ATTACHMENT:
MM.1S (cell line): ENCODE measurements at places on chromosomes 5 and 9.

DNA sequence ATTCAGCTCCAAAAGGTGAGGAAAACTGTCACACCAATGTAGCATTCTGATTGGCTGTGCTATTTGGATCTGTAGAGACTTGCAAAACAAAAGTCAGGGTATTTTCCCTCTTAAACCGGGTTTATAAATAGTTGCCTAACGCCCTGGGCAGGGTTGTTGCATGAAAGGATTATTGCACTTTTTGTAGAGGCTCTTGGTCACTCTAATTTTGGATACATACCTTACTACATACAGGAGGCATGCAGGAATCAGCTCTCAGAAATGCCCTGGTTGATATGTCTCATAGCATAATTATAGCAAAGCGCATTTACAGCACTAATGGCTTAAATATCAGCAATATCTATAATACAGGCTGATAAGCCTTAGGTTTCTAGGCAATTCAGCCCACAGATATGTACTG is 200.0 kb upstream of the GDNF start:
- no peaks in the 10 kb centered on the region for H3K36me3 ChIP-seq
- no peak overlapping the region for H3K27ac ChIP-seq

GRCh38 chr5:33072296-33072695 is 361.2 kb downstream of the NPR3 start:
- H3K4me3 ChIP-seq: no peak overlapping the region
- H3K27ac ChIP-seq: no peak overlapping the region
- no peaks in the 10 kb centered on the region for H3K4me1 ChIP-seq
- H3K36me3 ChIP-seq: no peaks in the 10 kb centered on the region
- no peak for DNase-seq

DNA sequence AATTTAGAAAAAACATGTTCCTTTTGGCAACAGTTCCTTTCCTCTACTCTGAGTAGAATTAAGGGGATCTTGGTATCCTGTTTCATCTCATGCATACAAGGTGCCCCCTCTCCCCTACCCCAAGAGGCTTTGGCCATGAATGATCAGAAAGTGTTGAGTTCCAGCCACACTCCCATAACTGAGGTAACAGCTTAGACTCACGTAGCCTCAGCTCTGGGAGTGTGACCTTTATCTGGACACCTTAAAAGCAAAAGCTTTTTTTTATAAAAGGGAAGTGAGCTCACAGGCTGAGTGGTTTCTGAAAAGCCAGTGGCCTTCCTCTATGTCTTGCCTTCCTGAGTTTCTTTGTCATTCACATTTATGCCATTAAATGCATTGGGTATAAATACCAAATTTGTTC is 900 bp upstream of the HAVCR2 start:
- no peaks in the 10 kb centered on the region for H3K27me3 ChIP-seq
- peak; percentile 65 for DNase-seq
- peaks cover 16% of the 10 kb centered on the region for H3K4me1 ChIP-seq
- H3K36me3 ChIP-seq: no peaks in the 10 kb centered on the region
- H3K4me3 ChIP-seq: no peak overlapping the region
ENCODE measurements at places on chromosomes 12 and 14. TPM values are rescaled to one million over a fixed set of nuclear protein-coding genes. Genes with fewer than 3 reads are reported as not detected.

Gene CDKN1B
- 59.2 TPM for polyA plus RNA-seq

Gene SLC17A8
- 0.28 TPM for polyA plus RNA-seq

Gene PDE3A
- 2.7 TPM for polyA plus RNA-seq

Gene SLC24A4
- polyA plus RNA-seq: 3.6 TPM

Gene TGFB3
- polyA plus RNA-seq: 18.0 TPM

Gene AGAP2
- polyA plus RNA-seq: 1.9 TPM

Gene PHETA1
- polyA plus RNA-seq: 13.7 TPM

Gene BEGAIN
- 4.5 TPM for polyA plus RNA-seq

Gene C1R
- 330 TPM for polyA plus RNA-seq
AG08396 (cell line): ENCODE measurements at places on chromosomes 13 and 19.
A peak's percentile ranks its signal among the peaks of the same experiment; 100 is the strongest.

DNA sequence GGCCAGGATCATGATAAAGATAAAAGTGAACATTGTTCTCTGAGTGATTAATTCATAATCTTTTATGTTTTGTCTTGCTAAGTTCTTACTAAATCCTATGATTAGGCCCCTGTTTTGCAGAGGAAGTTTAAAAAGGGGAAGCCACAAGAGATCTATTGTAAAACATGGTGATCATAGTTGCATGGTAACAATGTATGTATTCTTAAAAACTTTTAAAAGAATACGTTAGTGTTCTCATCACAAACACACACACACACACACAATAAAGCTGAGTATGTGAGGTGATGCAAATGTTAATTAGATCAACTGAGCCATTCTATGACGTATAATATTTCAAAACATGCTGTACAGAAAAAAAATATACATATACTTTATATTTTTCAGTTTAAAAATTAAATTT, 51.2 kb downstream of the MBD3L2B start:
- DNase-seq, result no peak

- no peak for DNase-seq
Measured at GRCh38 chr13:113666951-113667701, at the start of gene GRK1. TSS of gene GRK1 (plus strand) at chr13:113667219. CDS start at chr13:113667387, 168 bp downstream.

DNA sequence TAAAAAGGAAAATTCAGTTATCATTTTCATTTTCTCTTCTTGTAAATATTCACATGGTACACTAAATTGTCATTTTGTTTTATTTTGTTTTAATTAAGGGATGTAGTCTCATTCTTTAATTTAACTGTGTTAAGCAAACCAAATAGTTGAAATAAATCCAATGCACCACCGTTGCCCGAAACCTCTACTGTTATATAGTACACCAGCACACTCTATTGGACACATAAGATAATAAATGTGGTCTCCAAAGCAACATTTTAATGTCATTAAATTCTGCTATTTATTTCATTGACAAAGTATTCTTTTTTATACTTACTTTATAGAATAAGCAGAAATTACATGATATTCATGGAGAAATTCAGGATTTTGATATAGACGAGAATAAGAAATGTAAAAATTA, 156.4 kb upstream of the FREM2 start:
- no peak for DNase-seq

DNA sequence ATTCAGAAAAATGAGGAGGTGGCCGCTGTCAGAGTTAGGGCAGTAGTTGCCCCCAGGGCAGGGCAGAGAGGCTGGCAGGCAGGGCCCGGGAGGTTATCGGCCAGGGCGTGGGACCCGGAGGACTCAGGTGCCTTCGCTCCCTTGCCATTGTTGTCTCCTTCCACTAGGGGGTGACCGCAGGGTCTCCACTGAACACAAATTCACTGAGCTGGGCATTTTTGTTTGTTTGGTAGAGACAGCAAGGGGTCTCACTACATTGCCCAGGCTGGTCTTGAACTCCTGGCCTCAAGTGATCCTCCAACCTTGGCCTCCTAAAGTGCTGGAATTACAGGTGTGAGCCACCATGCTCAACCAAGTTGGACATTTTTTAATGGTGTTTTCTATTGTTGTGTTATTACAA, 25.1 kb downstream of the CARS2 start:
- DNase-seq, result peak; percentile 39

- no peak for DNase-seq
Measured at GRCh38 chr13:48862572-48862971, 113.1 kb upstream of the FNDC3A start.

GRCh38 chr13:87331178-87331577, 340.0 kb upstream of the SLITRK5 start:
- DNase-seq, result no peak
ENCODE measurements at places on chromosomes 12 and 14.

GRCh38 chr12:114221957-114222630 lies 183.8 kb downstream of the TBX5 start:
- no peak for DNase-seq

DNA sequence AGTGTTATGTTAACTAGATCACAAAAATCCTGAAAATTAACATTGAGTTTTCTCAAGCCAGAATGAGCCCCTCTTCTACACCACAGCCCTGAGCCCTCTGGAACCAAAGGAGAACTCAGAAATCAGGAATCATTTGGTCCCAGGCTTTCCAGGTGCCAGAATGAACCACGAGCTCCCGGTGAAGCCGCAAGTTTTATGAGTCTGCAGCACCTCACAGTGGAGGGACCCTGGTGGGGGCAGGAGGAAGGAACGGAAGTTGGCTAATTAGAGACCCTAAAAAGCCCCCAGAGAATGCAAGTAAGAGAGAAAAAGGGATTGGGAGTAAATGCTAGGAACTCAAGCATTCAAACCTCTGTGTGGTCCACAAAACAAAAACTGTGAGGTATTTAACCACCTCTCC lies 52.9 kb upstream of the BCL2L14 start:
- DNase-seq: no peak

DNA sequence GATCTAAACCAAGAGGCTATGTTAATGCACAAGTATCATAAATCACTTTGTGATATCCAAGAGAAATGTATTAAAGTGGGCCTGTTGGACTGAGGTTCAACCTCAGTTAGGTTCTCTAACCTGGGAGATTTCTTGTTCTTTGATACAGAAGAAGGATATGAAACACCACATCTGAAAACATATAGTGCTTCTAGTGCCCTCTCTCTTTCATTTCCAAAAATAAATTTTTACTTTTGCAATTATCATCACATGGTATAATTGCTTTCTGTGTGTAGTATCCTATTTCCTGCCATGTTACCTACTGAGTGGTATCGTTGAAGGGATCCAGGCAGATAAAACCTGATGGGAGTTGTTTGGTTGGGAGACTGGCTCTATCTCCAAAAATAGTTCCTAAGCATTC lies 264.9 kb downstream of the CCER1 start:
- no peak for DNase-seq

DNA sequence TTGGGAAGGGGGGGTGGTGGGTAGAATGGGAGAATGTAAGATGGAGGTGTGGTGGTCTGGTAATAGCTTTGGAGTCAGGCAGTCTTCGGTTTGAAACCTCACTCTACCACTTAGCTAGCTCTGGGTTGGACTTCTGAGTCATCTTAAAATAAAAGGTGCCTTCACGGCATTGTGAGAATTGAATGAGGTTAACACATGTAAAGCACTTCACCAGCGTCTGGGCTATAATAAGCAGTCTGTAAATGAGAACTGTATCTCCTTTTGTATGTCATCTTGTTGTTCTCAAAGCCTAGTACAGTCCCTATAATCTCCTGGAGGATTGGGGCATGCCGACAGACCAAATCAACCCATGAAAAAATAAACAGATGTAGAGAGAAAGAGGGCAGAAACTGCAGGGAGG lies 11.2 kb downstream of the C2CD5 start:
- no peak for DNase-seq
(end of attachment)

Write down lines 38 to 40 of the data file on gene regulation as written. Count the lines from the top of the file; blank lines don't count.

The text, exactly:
DNA sequence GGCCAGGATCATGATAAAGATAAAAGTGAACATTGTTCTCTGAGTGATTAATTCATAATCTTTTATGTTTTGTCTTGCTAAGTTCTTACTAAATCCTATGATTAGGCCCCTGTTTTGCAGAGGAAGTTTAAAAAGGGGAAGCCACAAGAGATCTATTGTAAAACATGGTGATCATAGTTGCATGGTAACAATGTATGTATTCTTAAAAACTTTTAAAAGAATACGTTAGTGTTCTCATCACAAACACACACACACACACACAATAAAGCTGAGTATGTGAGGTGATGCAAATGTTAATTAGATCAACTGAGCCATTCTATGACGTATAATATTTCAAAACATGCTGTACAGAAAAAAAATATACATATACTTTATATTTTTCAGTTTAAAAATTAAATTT, 51.2 kb downstream of the MBD3L2B start:
- DNase-seq, result no peak

- no peak for DNase-seq